Today a group of paleontologists announced the results of an extensive study of several well-preserved dinosaur feathers encased in amber. Their work, which included samples from many stages in the evolution of feathers, bolstered the findings of other scientists who've suggested that dinosaurs (winged and otherwise) had multicolored and transparent feathers of the sort you might see on birds today. The researchers also presented evidence, based on the feathers' pigmentation and structures, that today's bird feathers could have evolved from dinosaur feathers.

We've got a gallery of these intriguing feathers preserved in amber.

In a profile of lead researcher Ryan McKellar, The Atlantic's Hans Villarica writes:


These specimens represent distinct stages of feather evolution, from early-stage, single filament protofeathers to much more complex structures associated with modern diving birds . . . They can't determine which feathers belonged to birds or dinosaurs yet, but they did observe filament structures that are similar to those seen in other non-avian dinosaur fossils.

Villarica also did io9 readers a favor and asked McKellar whether this discovery could lead to a Jurassic Park scenario. McKellar said:

Put simply, no. The specimens that we examined are extremely small and would not be expected to contain any DNA material. To put this into context, the only genetic material that has been recovered from amber is from lumps of mummified insect muscle tissue in much younger Dominican amber that are approximately 17 million years old and well after the age of dinosaurs.

So much for our dreams of dino domination.


What you'll notice in the gallery below is that the researchers are emphasizing two basic pieces of evidence: the similarity in coloration to today's bird feathers, and the similarity in morphology or shape. Some of these feathers strongly resemble those of diving water birds today (and the researchers include one example of a modern diving bird feather so you can compare them). Other structures, however, look nothing like feathers of today. In a news report about McKellar's findings in Science, Sid Perkins writes:

In one instance, the amber holds regularly spaced, hollow filaments, each of which is about 16 micrometers in diameter, about the size of the finest human hair. The filaments apparently have no cell walls, so they're not plant fibers or fungal threads, McKellar says. And they don't have features that look like small scales, as mammal hair does. "We don't absolutely know what they are, but we're pretty sure what they're not," he notes. They could be protofeathers, McKellar says.

Often this kind of structure is called "dinofuzz."

Check out the feathers and the fuzz for yourself. All captions are taken from materials provided by the researchers in their paper, published today in Science.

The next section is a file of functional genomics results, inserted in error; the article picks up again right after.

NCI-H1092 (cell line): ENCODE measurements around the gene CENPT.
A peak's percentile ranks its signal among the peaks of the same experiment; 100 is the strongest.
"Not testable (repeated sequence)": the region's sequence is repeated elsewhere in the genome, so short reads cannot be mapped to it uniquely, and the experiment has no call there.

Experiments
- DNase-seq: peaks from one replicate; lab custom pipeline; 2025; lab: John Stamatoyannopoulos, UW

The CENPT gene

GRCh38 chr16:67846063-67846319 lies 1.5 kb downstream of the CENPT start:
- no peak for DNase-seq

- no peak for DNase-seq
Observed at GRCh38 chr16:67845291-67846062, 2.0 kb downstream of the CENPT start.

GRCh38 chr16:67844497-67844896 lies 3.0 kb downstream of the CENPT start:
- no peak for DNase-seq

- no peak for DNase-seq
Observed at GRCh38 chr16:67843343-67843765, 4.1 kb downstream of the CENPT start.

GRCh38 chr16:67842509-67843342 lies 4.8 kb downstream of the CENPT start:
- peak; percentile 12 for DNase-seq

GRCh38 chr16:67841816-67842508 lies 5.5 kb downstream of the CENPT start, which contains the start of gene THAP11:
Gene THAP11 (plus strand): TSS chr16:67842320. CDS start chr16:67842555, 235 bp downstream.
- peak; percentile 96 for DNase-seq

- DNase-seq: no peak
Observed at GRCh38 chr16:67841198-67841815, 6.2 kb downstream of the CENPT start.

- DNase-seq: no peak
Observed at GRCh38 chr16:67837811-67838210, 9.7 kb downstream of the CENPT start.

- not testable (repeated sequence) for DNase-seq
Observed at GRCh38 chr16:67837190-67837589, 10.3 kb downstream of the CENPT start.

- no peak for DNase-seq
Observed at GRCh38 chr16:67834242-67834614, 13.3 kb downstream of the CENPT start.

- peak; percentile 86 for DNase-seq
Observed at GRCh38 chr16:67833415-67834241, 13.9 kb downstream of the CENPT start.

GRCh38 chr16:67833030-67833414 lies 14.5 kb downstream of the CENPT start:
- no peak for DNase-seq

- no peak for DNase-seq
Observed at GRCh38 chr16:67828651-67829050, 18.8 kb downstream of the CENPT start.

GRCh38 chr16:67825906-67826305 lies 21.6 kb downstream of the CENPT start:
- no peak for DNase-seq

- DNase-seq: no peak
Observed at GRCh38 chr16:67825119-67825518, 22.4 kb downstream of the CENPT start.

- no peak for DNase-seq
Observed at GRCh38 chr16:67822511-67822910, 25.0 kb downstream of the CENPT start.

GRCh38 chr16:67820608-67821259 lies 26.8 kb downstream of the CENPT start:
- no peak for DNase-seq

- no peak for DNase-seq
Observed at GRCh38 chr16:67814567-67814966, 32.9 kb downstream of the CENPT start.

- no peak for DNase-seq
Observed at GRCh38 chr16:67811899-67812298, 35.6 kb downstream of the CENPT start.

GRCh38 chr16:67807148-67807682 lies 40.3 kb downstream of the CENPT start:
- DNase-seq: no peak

An isolated barb from a vaned feather, trapped within a tangled mass of spider's web in Late Cretaceous Canadian amber. Pigment distribution within this feather fragment suggests that the barb may have been gray or black. Image via Science/AAAS

Numerous individual filaments in Late Cretaceous Canadian amber. These filaments are morphologically similar to the protofeathers that have been found as compression fossils associated with some dinosaur skeletons. Pigment distributions within these filaments range from translucent (unpigmented) to near-black (heavily pigmented). Image via Science/AAAS

Cross-section through a feather with basally-coiled barbules, accompanied by a microphysid plant bug. The helical coiling observed within these barbules is most obvious in isolated barbules within the image, and is directly comparable to coils found in modern bird feathers specialized for water uptake. The high number of coils in the amber-entombed feather is suggestive of diving behavior, but similar structures are also used by some modern birds to transport water to the nest. Image via Science/AAAS

Series of six feather barbs in Late Cretaceous Canadian amber. Localized pigmentation creates a beaded appearance within each barbule: This has implications for the structural interpretation of fossil feathers exhibiting this general morphology. Pigment distribution within the specimen suggests that the feather would have originally been medium- or dark-brown in color. Image via Science/AAAS

Photomicrograph of coiled barbules in Late Cretaceous Canadian amber. The cork-screw shaped structures in the image are the tightly coiled bases of feather barbules, and these are interrupted towards the bottom of the image, where they exit the amber piece. Image via Science/AAAS

An isolated barb from a white belly feather of a modern grebe bird (Aechmophorus occidentalis), illustrating coiled barbule bases comparable to those in the Cretaceous specimen. In both cases, the coiling is a structural adaptation that allows the feather to absorb water. Image via Science/AAAS

A feather barb within Late Cretaceous Canadian amber that shows some indication of original coloration. The oblong brown masses within the dark-field photomicrograph are concentrated regions of pigmentation within the barbules. In this specimen, the overall feather color appears to have been medium- or dark-brown. Image via Science/AAAS

Overview of 16 clumped feather barbs in Canadian Late Cretaceous amber. Image via Science/AAAS

Overview of six pigmented feather barbs in Canadian Late Cretaceous amber. Image via Science/AAAS

Overview of isolated, unpigmented feather barb and a mite in Canadian Late Cretaceous amber. Image via Science/AAAS